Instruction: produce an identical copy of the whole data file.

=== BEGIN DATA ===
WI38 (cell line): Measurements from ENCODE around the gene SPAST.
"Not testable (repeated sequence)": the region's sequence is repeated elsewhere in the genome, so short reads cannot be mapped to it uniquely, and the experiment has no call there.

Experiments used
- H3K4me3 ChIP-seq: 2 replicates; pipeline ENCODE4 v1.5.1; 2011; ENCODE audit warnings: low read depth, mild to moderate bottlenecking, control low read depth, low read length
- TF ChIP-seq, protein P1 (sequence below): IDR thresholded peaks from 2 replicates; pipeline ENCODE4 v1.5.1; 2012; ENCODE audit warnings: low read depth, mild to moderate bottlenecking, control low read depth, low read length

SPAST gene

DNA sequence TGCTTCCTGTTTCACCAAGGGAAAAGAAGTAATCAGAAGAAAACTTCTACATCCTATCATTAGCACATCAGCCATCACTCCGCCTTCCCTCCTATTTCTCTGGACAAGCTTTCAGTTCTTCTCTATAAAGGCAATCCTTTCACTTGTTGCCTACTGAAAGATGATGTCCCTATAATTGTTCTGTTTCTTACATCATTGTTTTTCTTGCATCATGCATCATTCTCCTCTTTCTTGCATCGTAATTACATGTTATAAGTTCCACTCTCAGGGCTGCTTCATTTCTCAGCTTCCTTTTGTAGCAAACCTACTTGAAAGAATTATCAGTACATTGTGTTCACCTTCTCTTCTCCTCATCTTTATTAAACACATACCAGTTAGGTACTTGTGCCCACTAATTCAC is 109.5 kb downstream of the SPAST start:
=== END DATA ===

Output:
WI38 (cell line): Measurements from ENCODE around the gene SPAST.
"Not testable (repeated sequence)": the region's sequence is repeated elsewhere in the genome, so short reads cannot be mapped to it uniquely, and the experiment has no call there.

Experiments used
- H3K4me3 ChIP-seq: 2 replicates; pipeline ENCODE4 v1.5.1; 2011; ENCODE audit warnings: low read depth, mild to moderate bottlenecking, control low read depth, low read length
- TF ChIP-seq, protein P1 (sequence below): IDR thresholded peaks from 2 replicates; pipeline ENCODE4 v1.5.1; 2012; ENCODE audit warnings: low read depth, mild to moderate bottlenecking, control low read depth, low read length

SPAST gene

DNA sequence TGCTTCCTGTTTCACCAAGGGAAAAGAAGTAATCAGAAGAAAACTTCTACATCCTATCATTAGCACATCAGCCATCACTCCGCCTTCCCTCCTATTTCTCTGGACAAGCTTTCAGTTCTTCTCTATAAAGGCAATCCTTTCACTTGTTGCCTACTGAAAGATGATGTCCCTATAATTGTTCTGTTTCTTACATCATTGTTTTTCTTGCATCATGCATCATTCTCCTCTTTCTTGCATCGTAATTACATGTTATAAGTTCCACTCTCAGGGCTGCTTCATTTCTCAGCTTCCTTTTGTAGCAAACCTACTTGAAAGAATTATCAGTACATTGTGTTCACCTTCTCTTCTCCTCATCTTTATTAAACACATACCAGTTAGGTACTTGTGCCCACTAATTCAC is 109.5 kb downstream of the SPAST start: